Wednesday, September 16, 2009

Are religious groups keeping up with the problem?

I'm at the end of my rope. There are no options left. No one wants to help.

Ok that's not entirely true...

One or two local charities want to help. Individuals sometimes want to help. Isolated church groups want to help and indeed are helping. Over the last few years we've seen an increase in church groups offering solutions to the hurting people in Kuwait - working with labourers, getting supplies together for the camps, in preparation for the cold wintertimes, providing options for maids.

Since I am not a Muslim, I don't know much about what's going on in Islamic religious circles. Is this a hot topic, is it being handled by Islamic charities, is it being spoken of in mosques so that devout men are more aware and concerned? People who believe that this is morally and religiously wrong should actively be going out and working to better things. If anyone has any knowledge of what's going on, please do let me know.

But you know what, credit should go to the Red Crescent. I have seen them hard at work at Al Razi hospital in the maids wards. I even stood as one of the nurses related a story of a raped maid to me and a girl from the Red Crescent. We both shook our heads in horror at what was being said. Coming from two completely different backgrounds and with different beliefs, we were still on the same page.

And don't tell me that a person has to believe in something to feel compassion for a human being. Secular society is more than able to take on this task. So where is everyone?


Anonymous said...

I personally haven't heard it mentioned as part of a sermon. In any case, you cannot generalize and go "How does Islam handle it?" since we're different as Muslims.

I am not religious yet have had dad sermonize about maid treatment. And I have seen devout friends whose parents were intent on ensuring that their maids get the same amount of respect that they award their children.

But I think I see your general point. Are Muslim institutions incorporating treatment of maids into their agendas? To tell you the truth, I don't know although I think the answer may be no. Unfortunately, they seem to be more keen on what people wear and whether they pray/fast or not. Something along these lines.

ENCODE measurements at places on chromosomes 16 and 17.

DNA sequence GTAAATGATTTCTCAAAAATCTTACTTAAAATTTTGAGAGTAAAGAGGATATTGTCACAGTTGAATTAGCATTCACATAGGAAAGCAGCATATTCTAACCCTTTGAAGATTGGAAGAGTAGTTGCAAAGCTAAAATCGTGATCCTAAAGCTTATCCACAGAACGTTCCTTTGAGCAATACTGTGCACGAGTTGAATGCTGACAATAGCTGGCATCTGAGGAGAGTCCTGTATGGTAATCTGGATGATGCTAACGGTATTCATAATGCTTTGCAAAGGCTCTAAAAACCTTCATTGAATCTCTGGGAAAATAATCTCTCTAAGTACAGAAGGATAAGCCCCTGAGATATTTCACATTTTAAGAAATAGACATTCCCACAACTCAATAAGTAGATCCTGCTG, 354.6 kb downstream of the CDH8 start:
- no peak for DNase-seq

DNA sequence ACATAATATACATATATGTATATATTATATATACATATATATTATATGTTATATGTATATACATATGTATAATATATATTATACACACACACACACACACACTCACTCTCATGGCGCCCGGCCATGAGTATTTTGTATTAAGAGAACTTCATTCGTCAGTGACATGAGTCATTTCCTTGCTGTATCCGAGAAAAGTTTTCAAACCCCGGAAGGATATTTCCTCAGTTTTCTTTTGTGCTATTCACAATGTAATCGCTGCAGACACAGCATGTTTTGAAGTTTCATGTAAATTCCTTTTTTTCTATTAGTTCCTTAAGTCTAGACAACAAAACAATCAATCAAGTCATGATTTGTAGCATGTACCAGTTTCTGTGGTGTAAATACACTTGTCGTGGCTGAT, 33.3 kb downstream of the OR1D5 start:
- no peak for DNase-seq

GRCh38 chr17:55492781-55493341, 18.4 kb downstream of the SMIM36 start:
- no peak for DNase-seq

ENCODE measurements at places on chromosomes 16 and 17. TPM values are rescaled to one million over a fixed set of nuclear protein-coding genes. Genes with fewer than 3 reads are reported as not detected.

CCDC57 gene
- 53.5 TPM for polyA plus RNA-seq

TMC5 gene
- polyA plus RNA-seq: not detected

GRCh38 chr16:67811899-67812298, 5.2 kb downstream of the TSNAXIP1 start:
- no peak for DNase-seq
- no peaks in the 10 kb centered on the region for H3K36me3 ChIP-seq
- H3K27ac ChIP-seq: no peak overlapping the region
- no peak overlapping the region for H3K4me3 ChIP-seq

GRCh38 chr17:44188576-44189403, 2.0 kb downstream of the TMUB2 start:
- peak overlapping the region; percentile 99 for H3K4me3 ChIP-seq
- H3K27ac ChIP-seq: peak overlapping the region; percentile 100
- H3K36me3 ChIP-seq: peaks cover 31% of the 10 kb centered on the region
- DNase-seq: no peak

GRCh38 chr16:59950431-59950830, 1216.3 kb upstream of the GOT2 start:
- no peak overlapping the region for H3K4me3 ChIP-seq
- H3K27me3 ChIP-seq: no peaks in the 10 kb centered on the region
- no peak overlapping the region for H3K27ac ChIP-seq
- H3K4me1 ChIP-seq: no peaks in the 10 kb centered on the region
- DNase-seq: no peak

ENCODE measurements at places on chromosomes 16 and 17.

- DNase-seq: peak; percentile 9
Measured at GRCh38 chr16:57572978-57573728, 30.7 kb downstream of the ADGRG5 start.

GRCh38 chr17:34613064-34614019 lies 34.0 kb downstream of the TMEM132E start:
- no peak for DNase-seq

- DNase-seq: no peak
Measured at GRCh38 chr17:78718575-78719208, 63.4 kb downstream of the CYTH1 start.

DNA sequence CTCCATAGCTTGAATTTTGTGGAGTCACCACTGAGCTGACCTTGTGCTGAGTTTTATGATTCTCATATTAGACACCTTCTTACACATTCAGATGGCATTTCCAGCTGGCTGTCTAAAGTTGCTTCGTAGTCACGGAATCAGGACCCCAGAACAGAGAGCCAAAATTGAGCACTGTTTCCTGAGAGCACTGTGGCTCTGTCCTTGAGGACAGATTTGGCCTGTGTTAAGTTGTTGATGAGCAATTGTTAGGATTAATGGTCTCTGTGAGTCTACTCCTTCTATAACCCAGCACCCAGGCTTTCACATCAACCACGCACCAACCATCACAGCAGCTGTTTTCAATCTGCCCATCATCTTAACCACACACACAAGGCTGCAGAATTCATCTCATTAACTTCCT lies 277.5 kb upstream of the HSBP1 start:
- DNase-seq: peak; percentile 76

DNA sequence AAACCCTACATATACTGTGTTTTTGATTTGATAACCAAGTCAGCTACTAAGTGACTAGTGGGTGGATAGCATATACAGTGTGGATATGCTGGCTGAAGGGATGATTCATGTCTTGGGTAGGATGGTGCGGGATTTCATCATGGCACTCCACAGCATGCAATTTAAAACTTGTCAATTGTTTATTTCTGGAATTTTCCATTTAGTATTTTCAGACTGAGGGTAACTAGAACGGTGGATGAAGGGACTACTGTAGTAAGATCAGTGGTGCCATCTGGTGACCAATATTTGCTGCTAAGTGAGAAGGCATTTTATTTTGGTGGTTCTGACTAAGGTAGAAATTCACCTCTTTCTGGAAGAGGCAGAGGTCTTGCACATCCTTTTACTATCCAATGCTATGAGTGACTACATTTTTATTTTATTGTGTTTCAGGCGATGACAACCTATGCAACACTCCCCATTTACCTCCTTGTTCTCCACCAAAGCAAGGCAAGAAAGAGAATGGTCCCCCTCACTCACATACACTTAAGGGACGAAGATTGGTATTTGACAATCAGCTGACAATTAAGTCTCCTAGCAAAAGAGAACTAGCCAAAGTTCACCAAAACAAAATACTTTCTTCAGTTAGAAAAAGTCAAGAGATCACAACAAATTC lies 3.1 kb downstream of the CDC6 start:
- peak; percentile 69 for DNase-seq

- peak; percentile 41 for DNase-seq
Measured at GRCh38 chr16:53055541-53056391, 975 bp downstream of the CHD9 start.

Our "Islamic" preachers leave out crucial things like the importance of doing well at school, not cheating, holding the government accountable, having moms raise their own kids, and treating maids well.

Thank you for this post as well.

nabeel said...

Understood. I apologise for any misphrased statements.

While it is encouraging to hear that in the home it sometimes happen that people are aware of these things, it is disheartening to think that maid abuse, which obviously is a big deal in Kuwait, might not be getting the attention it needs from the pulpit and religious circles.

I do encourage any of you that do attend mosque, or know religious figures or people - to bring it up with others, to get the word out. I'm not sure but wouldnt it make a difference if religious leaders were talking about the evil of abuse? Wouldnt that at least make a dent in the way society sees it?

I think so

Anonymous said...

It's me again. By the way it's always me Nabeel. Damn this continuous insistence on turning the other way, in terms of other bloggers I mean.

Some people perceive maid abuse as wrong based on religious reasons (understandably so since no religion tolerates this sort of abuse against the defenseless).

I perceive it in terms of humanity and reason. Both roads are okay to live by since they ensure we treat house maids as human beings instead of as people who had it coming.

Keep up the good work Nabeel. I hope you are big enough to forgive us since so many of us are still blind.

And I do bring it up every chance I get.

Hal Anta Moslem? said...

Sorry to rant off post. With a name such as yours, I'm guessing you are born a Muslim except you are not a practising Muslim any longer. Aren't I right?
Any way which it's good to know you are a born again Good Samaritan first and that's what matters most really.